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Whole grains and the heart

October 28, 2008 |  2:16 pm

Maybe here's another reason to eat whole grains. In a study of more than 14,000 white and African American adults that's been running since the 1980s, researchers found that those who said they ate the most whole grains had lower rates of heart failure 13 years (on average) later. And those who ate the most eggs and high-fat dairy products had greater heart failure rates.

The scientists, who reported their findings in the November issue of Journal of the American Dietetic Assn., note that the reduced and increased risks weren't huge. Each daily serving of whole grains lowered the heart failure risk by 7%. Each daily serving of egg increased the risk 23%, and each high-fat dairy serving by 8%.  (If risks aren't that high to begin with, even if they're increased they may not amount to a very large absolute risk.)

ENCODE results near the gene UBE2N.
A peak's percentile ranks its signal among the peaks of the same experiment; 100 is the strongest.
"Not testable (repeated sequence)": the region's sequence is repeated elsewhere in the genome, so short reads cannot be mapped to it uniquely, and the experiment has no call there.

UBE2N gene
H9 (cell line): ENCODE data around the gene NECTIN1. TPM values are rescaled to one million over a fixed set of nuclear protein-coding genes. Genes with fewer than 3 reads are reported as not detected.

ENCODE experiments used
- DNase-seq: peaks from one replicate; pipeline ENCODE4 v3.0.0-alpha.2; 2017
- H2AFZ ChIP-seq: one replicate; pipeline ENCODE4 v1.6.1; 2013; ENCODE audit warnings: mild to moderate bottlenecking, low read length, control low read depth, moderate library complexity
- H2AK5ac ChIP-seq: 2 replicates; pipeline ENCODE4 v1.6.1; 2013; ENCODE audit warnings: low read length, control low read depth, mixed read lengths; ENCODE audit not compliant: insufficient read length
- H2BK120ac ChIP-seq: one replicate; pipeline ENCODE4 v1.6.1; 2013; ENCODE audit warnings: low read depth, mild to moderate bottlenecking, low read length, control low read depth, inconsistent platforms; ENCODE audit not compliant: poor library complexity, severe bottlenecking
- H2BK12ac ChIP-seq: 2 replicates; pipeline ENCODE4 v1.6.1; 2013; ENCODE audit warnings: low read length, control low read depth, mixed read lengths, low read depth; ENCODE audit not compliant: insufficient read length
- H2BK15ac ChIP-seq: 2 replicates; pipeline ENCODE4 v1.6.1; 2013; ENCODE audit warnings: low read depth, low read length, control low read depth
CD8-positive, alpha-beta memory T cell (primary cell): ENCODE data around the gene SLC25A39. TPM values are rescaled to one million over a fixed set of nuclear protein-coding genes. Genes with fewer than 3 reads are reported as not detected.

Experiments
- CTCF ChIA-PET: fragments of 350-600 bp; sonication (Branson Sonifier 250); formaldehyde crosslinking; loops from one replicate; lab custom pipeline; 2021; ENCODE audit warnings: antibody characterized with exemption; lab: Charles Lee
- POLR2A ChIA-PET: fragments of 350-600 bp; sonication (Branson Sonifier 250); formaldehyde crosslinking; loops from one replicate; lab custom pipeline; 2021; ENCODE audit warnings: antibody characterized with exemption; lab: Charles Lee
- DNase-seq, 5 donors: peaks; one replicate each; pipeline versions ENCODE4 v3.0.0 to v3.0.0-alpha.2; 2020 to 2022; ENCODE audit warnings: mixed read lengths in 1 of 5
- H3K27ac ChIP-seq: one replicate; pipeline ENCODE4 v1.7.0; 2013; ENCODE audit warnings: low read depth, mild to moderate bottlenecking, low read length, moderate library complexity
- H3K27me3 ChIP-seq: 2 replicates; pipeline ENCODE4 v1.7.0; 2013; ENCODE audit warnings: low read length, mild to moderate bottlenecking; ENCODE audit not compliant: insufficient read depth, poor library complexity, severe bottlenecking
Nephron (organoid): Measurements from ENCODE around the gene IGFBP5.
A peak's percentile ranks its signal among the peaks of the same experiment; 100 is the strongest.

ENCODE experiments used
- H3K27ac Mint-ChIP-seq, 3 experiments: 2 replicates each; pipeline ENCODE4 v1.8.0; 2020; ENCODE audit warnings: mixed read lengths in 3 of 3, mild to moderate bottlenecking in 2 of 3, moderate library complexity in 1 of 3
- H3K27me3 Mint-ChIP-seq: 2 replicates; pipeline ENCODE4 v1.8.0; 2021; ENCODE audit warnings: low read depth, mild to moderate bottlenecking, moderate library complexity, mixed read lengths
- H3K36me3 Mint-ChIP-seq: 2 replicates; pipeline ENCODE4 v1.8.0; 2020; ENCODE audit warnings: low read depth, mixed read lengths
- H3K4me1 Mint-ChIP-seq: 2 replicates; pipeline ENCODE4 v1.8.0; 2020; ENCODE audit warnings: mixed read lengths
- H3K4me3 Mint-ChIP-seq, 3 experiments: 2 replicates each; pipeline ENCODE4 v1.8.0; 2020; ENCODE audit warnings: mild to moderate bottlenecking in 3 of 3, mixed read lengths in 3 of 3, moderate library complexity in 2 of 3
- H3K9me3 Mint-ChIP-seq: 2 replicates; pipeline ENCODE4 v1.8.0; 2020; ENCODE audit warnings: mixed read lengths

And, of course, population studies are always muddied to some extent by the fact that you're depending on what people say they eat, and you don't know whether the foodstuff itself is responsible for the risk change or whether it's some other behavior that people who eat whole grains, for example, also tend to do.

-- Rosie Mestel

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